Op 7 augustus 1942 landden Amerikaanse mariniers op Guadalcanal, het grootste van de Salomonseilanden, in de hel van de jungle. Dit werd het keerpunt in de verschrikkelijke strijd om de macht in de Stille Oceaan; de bijna eindeloze gevechten op Guadacanal staan bekend als de meest gruwelijke en onmenselijke uit de Tweede Wereldoorlog.
De compagnie valt ten prooi aan een zinderende hitte, zwermen insecten in de groene schemer van het oerwoud, tropische slagregens die elke stap tot een martelend modderbad maken, walgelijke lijkengeur, de prikkeling van kruitdamp en gek makend eentonig voedsel. Een verlammende angst slaat door hen heen bij een onverhoedse uitval van hysterisch krijsende Japanners. De drang tot zelfbehoud en de ingehamerde discipline laten hen doden, steeds weer, om niet gedood te worden. Het verdriet om een gesneuvelde vriend, de kille woede die tot wreedheid drijft en nieuwe wreedheden uitlokt; James Jones geeft heel deze heksenketel een beklemmende realiteit. Een diep-menselijk drama loopt ten einde wanneer zij na maanden van ontbering en uitputtende angst eindelijk de zekerheid krijgen dat zij zullen overwinnen…
Eerder verschenen onder de titels: “De Dunne Rode Draad” en ” Compagnie ‘C’ van Charlie”.
Uitgeverij Luitingh – Laren N. H. – © MCMLXXII James Jones – ISBN 90 245 0411 2 – 454 paginas
Oorspronkelijke titel: The Thin Red Line
James Jones (form http://en.wikipedia.org/wiki/James_Jones_(author))
James Ramon Jones (November 6, 1921 – May 9, 1977) was an American author known for his explorations of World War II and its aftermath.
Jones was born and raised in Robinson, Illinois, the son of Ramon and Ada M. (née Blessing) Jones. He enlisted in the United States Army in 1939 and served in the 25th Infantry Division before and during World War II, first in Hawaii at Schofield Barracks on Oahu, then in combat on Guadalcanal, where he was wounded in action.
His wartime experiences inspired some of his most famous works. He witnessed the Japanese attack on Pearl Harbor, which led to his first published novel, From Here to Eternity. The Thin Red Line reflected his combat experiences on Guadalcanal. His last novel, Whistle, was based on his hospital stay in Memphis, Tennessee, recovering from surgery on an ankle he had reinjured on the island.see “James Jones on Guadalcanal” by RJ Blaskiewicz, War Literature and the Arts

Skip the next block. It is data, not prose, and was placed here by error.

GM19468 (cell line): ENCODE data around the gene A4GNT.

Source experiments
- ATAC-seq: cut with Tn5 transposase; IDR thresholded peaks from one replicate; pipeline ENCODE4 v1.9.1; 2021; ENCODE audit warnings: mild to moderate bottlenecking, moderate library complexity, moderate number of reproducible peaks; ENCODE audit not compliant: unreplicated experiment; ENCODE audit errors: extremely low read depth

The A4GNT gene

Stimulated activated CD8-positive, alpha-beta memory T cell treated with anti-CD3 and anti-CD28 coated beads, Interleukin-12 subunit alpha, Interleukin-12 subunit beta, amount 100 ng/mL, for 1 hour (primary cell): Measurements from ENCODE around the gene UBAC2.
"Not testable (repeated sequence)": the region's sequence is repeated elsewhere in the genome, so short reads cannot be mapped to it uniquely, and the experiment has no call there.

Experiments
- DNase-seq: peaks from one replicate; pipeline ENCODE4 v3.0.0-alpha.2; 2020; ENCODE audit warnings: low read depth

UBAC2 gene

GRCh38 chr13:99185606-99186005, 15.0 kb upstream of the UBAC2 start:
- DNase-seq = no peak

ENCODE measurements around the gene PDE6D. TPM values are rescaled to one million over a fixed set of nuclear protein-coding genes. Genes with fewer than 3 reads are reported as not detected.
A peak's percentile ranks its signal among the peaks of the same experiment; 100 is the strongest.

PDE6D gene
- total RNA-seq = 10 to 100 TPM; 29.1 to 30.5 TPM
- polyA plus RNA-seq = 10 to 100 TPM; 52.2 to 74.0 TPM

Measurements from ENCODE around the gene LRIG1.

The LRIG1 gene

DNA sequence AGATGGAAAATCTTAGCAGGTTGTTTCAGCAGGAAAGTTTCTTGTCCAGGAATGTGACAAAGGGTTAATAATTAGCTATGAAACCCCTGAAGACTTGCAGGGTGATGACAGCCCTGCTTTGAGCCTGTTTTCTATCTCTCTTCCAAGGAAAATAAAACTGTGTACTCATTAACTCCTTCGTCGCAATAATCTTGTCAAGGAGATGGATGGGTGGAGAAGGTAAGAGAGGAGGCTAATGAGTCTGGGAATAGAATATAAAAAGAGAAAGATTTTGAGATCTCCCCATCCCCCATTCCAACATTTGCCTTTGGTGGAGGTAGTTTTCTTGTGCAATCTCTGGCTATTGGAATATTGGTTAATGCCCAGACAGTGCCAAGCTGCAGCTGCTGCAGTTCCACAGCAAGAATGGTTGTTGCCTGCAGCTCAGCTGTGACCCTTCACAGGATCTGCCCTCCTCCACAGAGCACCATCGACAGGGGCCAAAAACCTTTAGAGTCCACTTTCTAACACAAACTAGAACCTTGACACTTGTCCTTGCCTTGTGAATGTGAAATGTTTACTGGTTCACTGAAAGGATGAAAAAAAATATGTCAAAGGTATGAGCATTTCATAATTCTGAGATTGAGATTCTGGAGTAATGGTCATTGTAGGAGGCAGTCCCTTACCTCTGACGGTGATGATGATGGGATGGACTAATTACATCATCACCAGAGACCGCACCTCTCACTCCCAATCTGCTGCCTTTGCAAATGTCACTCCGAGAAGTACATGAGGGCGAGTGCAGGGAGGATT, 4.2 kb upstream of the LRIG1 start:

His second published novel, Some Came Running, had its roots in his first attempted novel, which he called They Shall Inherit the Laughter, a thinly disguised autobiographical novel of his experiences in Robinson immediately after World War II. After several rejections for the work being too shrill and lacking perspective, Jones abandoned They Shall Inherit the Laughter and went to work writing From Here to Eternity, which won the National Book Award in 1952 and has been named one of the 100 best novels of the 20th century by the Modern Library. Conversely Some Came Running – albeit made into a critically acclaimed film starring Frank Sinatra, Dean Martin and Shirley MacLaine that was nominated for several Oscars – was savaged by the critics, who were especially harsh upon Jones’ frequently misspelled words and punctuation errors throughout numerous passages of the book. Actually the critics had not realized that such elements were a conscious style choice by Jones to expound the provinciality of the novel’s characters and setting. Jones apparently played around with this style with several short stories written at about the same time as Some Came Running (later incorporated into the collection The Ice-Cream Headache and Other Stories), only to abandon it altogether for the blunt but more grammatically sound style most associated with Jones by the time he finished The Thin Red Line in 1962.
Jones assisted in the formation of the Handy Writers’ Colony in Marshall, Illinois, funded largely on the financial success of From Here To Eternity, and organized by his then-lover, Lowney Handy (Ms. Handy was still married at the time). Originally conceived as a Utopian commune where budding artists could focus exclusively on their writing projects, the colony dissolved after only a few years, largely in part because of Handy’s own erratic behavior and Jones’ focus on his own novels. The colony dissolved a few years after James Jones relocated to France following his marriage to Gloria Mosolino.
Jones would not live long enough to see the completion of his last novel, Whistle, (Jones knew he was dying of congestive heart failure while writing it). However, Jones did leave behind copious notes for Willie Morris to complete the final section of Whistle upon his death.
The posthumous publication of Whistle in 1978 saw the completion of Jones’ war trilogy (the first parts being From Here to Eternity and The Thin Red Line), of which he wrote: “It will say just about everything I have ever had to say, or will ever have to say, on the human condition of war and what it means to us, as against what we claim it means to us.”
Jones is the father of two children, including author Kaylie Jones, best known for writing A Soldier’s Daughter Never Cries, a thinly veiled memoir of the Joneses living in Paris during the 1960s. Ms. Jones’ novel was made into a film starring Kris Kristofferson, Barbara Hershey and Leelee Sobieski in 1998. The release of this film, along with the 1998 release of a new film version of The Thin Red Line, directed by Terrence Malick and produced by Robert Michael Geisler and John Roberdeau, sparked a revival of interest in James Jones’ life and works.
Jones died in Southampton, New York of congestive heart failure and is buried in Poxabogue-Evergreen Cemetery, Bridgehampton, New York. His papers are now held at the Harry Ransom Center at the University of Texas at Austin.
His widow, Gloria, died on June 9, 2006.